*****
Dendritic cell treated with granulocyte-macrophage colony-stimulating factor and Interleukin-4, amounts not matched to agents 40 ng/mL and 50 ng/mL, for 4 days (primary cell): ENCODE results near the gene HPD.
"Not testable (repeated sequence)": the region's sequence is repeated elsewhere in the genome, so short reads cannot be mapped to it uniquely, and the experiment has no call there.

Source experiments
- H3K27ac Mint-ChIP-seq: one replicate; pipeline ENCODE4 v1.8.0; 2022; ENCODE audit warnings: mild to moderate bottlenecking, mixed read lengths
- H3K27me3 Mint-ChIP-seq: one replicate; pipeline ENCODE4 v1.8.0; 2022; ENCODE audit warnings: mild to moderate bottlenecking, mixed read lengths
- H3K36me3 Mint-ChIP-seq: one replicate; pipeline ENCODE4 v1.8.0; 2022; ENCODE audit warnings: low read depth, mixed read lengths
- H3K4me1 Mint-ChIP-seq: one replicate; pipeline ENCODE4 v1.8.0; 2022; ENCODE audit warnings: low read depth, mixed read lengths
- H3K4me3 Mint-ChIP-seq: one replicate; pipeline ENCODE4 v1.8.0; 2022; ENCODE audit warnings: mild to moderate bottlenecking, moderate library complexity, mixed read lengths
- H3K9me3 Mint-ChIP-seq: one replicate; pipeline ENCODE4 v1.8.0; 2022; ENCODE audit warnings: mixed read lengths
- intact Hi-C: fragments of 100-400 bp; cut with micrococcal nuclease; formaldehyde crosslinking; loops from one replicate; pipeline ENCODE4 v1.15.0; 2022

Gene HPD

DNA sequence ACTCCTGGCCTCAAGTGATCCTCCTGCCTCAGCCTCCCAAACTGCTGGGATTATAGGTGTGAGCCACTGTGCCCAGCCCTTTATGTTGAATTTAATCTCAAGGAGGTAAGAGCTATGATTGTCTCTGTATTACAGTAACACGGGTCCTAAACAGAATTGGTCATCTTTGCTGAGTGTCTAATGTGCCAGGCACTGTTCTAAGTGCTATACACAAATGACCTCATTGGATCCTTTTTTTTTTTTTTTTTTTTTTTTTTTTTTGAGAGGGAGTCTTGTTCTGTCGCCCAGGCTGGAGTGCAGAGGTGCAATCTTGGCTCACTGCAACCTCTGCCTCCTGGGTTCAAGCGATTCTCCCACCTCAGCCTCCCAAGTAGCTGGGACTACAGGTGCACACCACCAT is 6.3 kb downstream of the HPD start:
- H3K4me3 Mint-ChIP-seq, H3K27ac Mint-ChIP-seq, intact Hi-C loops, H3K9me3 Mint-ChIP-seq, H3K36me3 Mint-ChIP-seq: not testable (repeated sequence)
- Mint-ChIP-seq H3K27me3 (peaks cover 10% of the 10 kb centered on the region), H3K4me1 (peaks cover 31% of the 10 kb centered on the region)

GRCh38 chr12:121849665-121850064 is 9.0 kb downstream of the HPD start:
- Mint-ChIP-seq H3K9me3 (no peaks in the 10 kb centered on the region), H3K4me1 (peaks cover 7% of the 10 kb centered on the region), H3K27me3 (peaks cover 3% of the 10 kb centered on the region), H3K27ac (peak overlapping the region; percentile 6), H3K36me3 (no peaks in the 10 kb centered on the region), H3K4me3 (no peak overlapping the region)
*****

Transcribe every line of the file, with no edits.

Dendritic cell treated with granulocyte-macrophage colony-stimulating factor and Interleukin-4, amounts not matched to agents 40 ng/mL and 50 ng/mL, for 4 days (primary cell): ENCODE results near the gene HPD.
"Not testable (repeated sequence)": the region's sequence is repeated elsewhere in the genome, so short reads cannot be mapped to it uniquely, and the experiment has no call there.

Source experiments
- H3K27ac Mint-ChIP-seq: one replicate; pipeline ENCODE4 v1.8.0; 2022; ENCODE audit warnings: mild to moderate bottlenecking, mixed read lengths
- H3K27me3 Mint-ChIP-seq: one replicate; pipeline ENCODE4 v1.8.0; 2022; ENCODE audit warnings: mild to moderate bottlenecking, mixed read lengths
- H3K36me3 Mint-ChIP-seq: one replicate; pipeline ENCODE4 v1.8.0; 2022; ENCODE audit warnings: low read depth, mixed read lengths
- H3K4me1 Mint-ChIP-seq: one replicate; pipeline ENCODE4 v1.8.0; 2022; ENCODE audit warnings: low read depth, mixed read lengths
- H3K4me3 Mint-ChIP-seq: one replicate; pipeline ENCODE4 v1.8.0; 2022; ENCODE audit warnings: mild to moderate bottlenecking, moderate library complexity, mixed read lengths
- H3K9me3 Mint-ChIP-seq: one replicate; pipeline ENCODE4 v1.8.0; 2022; ENCODE audit warnings: mixed read lengths
- intact Hi-C: fragments of 100-400 bp; cut with micrococcal nuclease; formaldehyde crosslinking; loops from one replicate; pipeline ENCODE4 v1.15.0; 2022

Gene HPD

DNA sequence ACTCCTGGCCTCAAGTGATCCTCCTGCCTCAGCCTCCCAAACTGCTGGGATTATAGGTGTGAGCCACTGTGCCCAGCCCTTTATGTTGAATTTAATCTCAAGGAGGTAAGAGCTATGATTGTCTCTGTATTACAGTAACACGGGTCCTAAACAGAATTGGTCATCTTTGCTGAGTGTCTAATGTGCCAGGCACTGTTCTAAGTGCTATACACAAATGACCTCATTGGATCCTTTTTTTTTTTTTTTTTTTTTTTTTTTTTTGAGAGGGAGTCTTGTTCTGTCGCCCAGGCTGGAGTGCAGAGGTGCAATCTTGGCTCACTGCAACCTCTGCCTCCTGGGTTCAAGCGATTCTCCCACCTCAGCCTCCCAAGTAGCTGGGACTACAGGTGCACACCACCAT is 6.3 kb downstream of the HPD start:
- H3K4me3 Mint-ChIP-seq, H3K27ac Mint-ChIP-seq, intact Hi-C loops, H3K9me3 Mint-ChIP-seq, H3K36me3 Mint-ChIP-seq: not testable (repeated sequence)
- Mint-ChIP-seq H3K27me3 (peaks cover 10% of the 10 kb centered on the region), H3K4me1 (peaks cover 31% of the 10 kb centered on the region)

GRCh38 chr12:121849665-121850064 is 9.0 kb downstream of the HPD start:
- Mint-ChIP-seq H3K9me3 (no peaks in the 10 kb centered on the region), H3K4me1 (peaks cover 7% of the 10 kb centered on the region), H3K27me3 (peaks cover 3% of the 10 kb centered on the region), H3K27ac (peak overlapping the region; percentile 6), H3K36me3 (no peaks in the 10 kb centered on the region), H3K4me3 (no peak overlapping the region)